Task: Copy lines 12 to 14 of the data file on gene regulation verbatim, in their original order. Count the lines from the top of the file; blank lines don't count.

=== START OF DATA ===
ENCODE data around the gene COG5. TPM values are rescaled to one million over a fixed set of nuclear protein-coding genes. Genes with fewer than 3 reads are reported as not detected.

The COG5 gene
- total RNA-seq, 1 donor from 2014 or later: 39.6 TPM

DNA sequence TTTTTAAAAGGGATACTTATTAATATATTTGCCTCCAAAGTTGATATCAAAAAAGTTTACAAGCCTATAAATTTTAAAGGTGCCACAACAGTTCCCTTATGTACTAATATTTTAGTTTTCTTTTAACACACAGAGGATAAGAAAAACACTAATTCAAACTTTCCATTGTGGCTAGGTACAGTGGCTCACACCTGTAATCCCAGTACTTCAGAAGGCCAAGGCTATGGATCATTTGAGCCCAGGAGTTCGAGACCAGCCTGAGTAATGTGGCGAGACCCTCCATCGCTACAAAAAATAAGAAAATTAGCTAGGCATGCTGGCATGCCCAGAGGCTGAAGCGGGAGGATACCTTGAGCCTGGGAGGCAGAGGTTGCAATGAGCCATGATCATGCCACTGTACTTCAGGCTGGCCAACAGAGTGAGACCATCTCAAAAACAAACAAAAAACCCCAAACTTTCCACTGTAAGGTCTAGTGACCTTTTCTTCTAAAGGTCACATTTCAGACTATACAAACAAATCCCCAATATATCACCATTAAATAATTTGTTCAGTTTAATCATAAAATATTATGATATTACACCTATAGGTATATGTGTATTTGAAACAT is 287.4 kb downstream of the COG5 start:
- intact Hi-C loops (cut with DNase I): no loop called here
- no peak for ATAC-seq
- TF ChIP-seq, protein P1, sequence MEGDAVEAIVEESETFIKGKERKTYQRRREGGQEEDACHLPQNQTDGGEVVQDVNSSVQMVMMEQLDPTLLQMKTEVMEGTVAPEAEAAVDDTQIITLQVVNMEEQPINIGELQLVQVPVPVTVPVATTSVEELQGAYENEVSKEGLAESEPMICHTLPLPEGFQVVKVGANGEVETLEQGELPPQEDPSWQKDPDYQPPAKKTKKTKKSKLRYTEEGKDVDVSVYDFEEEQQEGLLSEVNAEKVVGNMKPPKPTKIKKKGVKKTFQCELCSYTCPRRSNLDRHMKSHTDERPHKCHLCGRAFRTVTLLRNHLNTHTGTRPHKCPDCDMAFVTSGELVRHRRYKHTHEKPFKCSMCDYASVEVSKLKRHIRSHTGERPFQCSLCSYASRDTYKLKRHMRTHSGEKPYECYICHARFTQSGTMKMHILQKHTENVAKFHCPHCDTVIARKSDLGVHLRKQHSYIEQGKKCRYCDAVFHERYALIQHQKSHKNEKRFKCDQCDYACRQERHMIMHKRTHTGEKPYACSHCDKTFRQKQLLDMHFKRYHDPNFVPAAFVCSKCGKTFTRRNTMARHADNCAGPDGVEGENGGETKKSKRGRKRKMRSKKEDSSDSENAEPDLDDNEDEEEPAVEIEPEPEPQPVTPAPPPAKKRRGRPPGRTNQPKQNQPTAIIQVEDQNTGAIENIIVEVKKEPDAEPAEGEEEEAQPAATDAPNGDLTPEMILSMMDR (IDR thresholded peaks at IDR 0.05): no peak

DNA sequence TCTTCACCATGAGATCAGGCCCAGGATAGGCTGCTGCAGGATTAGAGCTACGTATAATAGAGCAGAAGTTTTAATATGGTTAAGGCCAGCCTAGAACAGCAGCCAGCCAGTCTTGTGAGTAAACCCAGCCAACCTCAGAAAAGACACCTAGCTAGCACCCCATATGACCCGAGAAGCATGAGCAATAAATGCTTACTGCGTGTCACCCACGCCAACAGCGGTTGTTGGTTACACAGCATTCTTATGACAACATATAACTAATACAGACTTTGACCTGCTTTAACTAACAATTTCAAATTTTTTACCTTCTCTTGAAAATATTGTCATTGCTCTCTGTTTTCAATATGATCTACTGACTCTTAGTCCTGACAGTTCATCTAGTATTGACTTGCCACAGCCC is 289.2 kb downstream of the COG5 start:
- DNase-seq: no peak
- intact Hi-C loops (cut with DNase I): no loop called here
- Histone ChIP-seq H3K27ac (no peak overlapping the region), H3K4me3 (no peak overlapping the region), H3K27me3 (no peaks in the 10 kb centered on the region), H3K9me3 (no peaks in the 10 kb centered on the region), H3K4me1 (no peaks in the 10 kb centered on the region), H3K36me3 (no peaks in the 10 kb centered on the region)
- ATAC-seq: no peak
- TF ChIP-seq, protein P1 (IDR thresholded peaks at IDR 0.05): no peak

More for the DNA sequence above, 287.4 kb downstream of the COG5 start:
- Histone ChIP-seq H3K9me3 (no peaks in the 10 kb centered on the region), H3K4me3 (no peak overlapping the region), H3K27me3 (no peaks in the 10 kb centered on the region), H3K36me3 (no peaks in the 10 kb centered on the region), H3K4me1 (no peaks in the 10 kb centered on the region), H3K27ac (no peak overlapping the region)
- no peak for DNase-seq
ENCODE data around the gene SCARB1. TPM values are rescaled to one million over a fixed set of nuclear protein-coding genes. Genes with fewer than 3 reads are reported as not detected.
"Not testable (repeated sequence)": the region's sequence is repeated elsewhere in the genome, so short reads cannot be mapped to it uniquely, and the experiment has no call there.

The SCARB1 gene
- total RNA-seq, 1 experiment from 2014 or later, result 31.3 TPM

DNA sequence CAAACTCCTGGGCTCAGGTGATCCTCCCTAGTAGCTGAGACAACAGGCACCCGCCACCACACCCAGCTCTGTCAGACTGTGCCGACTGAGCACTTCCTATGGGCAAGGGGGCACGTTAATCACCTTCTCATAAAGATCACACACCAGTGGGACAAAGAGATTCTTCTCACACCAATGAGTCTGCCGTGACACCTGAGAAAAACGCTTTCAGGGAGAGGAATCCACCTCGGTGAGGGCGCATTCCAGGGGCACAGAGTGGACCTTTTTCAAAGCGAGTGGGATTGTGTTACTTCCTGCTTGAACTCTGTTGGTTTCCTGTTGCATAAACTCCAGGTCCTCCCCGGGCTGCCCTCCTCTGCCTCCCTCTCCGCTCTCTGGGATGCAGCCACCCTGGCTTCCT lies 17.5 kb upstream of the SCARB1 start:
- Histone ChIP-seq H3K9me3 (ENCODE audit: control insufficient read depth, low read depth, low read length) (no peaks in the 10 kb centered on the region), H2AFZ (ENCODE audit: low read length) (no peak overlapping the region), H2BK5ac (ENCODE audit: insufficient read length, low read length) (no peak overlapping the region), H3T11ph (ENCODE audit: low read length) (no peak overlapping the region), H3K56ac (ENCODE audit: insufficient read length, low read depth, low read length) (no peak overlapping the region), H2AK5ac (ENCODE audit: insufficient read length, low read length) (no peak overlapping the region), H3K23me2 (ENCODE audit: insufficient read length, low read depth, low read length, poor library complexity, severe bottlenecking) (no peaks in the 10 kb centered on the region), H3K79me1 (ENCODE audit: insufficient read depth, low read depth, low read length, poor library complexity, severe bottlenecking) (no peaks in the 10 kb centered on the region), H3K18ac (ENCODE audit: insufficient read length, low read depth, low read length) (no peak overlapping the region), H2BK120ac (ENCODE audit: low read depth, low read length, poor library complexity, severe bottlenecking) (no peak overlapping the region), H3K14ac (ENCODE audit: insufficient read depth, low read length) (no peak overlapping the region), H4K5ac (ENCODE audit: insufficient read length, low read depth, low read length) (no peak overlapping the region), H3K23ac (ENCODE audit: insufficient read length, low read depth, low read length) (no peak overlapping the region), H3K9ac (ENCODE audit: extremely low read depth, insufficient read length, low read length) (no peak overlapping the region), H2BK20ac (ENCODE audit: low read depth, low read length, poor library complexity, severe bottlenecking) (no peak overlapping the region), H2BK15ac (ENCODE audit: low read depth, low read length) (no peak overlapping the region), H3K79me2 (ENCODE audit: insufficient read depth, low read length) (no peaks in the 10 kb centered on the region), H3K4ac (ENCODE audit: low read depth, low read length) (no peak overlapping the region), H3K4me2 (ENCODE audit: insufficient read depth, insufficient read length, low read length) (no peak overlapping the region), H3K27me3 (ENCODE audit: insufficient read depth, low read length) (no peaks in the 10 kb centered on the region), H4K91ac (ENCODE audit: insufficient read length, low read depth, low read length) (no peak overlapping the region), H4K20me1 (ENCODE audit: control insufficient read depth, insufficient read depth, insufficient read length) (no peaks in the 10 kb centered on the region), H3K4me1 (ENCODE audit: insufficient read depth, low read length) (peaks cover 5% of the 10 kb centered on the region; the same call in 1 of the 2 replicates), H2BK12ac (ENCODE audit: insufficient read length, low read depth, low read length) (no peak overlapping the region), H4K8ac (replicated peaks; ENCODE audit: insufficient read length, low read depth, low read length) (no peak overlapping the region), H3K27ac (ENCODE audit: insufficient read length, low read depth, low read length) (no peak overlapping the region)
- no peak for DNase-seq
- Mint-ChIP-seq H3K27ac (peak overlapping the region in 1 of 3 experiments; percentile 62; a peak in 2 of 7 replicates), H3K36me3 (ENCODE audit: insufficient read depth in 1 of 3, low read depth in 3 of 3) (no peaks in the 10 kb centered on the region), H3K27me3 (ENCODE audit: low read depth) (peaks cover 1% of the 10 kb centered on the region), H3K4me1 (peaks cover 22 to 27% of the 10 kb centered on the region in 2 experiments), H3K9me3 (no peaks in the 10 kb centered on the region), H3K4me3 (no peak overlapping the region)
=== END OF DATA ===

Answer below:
- ATAC-seq: no peak
- TF ChIP-seq, protein P1 (IDR thresholded peaks at IDR 0.05): no peak

More for the DNA sequence above, 287.4 kb downstream of the COG5 start: